The Brad Mehldau Trio returned to the Village Vanguard in New York's Greenwich Village this past Tuesday for the first in a five-night residency of a dozen sold-out sets. "[T]here was looseness in his first set on Tuesday night, along with variety and depth of feeling," says the New York Times. "Mr. Mehldau conveyed a spruce informality, mixing impulse with erudition." By set's end, "His sound, completely luminous, filled the room." The Chicago Tribune calls last Friday's Trio performance at that city's Symphony Center "delightful," exclaiming that Mehldau's "collaboration with bassist Larry Grenadier and drummer Jeff Ballard reaffirmed one's belief in the enduring viability of the jazz trio."

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The Brad Mehldau Trio, with bassist Larry Grenadier and drummer Jeff Ballard, returned to the Village Vanguard in New York's Greenwich Village this past Tuesday for the first in a five-night residency of a dozen sold-out sets.

"Brad Mehldau has a warm, pliable, softly radiant touch at the piano, suggestive of waning sunlight or certain precious metals," writes New York Times jazz critic Nate Chinen writes in his review of the week's opening set. "At the Village Vanguard, effectively his second home, that tactile impression can sometimes seem enveloping and serious. But there was looseness in his first set on Tuesday night, along with variety and depth of feeling. Appearing with his trio, which sold out the full week in advance, Mr. Mehldau conveyed a spruce informality, mixing impulse with erudition."

Chinen credits Mehldau with giving his talented trio partners "the full measure of his trust," and goes on to muse: "To the extent that Mr. Mehldau is a rhapsodist—and among modern jazz pianists only Keith Jarrett deserves the term more—it’s because he has no qualms about his foundations."

The set included the sort of ecumenical program for which Mehldau is renowned: It began with a song by '90s rockers Alice in Chains, for which the pianist "created the sensation of a trance," says Chinen, and closed with a tune by Johnny Mandel, featuring "shimmering chords and an airy swirl of phrases. His sound, completely luminous, filled the room."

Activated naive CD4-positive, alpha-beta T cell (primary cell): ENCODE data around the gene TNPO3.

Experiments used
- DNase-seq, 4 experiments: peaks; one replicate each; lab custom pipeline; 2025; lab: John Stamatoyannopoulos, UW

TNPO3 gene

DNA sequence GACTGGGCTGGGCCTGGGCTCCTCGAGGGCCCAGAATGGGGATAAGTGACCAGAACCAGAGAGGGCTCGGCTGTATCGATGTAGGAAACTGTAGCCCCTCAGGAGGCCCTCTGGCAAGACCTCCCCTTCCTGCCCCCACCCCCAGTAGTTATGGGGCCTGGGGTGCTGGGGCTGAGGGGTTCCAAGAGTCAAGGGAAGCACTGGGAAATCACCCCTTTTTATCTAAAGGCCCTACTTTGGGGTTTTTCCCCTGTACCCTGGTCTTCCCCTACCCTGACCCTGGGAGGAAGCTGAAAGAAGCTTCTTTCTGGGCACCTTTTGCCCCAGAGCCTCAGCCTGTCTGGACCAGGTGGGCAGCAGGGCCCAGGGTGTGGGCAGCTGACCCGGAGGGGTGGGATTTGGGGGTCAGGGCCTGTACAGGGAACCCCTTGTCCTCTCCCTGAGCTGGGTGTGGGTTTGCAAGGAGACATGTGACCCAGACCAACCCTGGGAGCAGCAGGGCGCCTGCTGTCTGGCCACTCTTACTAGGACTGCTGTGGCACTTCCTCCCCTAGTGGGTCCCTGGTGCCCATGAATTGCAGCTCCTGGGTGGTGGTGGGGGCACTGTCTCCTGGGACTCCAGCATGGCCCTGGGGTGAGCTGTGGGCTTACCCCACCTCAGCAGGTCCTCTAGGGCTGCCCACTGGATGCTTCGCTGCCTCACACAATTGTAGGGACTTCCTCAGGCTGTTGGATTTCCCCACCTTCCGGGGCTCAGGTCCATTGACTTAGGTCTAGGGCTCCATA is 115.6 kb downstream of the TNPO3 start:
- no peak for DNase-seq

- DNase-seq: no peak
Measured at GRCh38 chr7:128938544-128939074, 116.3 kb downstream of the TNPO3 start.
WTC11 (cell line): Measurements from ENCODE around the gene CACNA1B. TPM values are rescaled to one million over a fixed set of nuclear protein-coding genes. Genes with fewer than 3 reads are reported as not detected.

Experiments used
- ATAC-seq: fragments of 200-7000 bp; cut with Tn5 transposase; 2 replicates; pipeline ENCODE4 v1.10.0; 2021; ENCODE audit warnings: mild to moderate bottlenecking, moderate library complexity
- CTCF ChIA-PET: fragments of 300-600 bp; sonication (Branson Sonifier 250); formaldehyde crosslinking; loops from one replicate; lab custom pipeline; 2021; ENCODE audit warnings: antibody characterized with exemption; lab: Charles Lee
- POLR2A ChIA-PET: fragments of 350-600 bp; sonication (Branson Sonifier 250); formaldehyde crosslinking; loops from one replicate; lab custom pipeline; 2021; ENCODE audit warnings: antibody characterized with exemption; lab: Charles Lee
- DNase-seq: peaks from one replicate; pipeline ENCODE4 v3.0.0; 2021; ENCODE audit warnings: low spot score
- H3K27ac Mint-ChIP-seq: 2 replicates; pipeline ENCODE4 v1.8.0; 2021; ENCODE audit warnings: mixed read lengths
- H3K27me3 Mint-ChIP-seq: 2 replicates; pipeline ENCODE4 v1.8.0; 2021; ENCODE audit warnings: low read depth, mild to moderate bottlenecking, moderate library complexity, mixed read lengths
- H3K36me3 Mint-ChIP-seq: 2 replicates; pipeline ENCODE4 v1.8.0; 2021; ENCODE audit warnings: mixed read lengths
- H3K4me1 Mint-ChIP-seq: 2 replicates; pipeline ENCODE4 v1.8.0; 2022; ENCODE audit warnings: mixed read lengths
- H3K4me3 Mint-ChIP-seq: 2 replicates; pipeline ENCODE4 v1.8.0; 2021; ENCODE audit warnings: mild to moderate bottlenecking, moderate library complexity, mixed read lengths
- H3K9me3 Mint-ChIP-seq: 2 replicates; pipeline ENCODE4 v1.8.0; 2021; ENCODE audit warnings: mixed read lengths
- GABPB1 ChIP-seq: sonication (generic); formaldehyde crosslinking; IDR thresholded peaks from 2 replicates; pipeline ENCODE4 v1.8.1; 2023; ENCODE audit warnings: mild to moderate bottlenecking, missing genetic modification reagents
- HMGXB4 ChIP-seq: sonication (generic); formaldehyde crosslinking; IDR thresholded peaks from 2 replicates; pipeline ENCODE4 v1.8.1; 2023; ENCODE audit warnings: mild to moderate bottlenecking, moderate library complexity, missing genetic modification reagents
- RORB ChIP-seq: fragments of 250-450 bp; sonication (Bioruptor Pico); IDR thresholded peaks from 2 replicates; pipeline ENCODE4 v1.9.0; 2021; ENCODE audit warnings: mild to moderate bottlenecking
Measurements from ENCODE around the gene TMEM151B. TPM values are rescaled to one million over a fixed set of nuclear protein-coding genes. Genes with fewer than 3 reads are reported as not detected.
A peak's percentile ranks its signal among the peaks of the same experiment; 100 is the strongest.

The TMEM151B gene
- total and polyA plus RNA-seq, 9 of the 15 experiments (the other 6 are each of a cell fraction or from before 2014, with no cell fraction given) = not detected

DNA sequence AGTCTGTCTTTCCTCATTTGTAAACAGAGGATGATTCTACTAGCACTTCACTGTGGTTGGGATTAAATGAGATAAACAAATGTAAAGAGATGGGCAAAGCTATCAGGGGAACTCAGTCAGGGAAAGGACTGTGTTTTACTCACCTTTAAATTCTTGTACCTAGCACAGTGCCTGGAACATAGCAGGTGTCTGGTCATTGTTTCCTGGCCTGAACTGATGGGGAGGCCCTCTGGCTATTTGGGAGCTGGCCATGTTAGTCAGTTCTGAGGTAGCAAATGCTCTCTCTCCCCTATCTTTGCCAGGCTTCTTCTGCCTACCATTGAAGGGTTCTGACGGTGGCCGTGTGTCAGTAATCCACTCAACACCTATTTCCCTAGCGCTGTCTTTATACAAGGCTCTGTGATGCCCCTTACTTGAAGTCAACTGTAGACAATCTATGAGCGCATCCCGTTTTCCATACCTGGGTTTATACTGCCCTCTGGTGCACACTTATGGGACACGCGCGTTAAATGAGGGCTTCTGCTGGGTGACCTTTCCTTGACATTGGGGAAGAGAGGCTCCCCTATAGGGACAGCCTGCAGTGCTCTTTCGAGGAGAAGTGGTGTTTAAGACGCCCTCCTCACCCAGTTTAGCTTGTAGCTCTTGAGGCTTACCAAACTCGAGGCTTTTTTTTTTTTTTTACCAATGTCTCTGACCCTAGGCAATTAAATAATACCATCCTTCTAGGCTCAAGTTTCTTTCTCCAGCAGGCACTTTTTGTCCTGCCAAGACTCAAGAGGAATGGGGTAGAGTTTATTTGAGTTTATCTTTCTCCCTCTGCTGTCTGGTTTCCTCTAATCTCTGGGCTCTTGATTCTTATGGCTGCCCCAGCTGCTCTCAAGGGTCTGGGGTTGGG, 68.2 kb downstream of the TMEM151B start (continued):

Read the complete concert review at nytimes.com.

---

Last Friday, Mehldau played two sets at Chicago's Symphony Center, the first set with the Trio, the second solo. "The preternaturally unorthodox pianist launched the evening with his sterling trio, then closed it intimately, alone on the stage at the keyboard," Chicago Tribune music critic Howard Reich writes in his review. "Delightful."

Reich continues:

[H]is collaboration with bassist Larry Grenadier and drummer Jeff Ballard reaffirmed one's belief in the enduring viability of the jazz trio. Here were three musicians who shared a common aesthetic—Meldhau's—in which gestures are stated softly and with utmost subtlety ... When music-making becomes this transparent, listeners can relish details of texture and voicing that usually are lost in a large auditorium. And here was the central pleasure of this set: hearing Mehldau's exquisitely balanced chords and gently lilting phrases echoed and embellished by his partners.

Read the complete review at chicagotribune.com.

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Brad Mehldau Trio: Ballard, Grenadier, Mehldau by Michael Wilson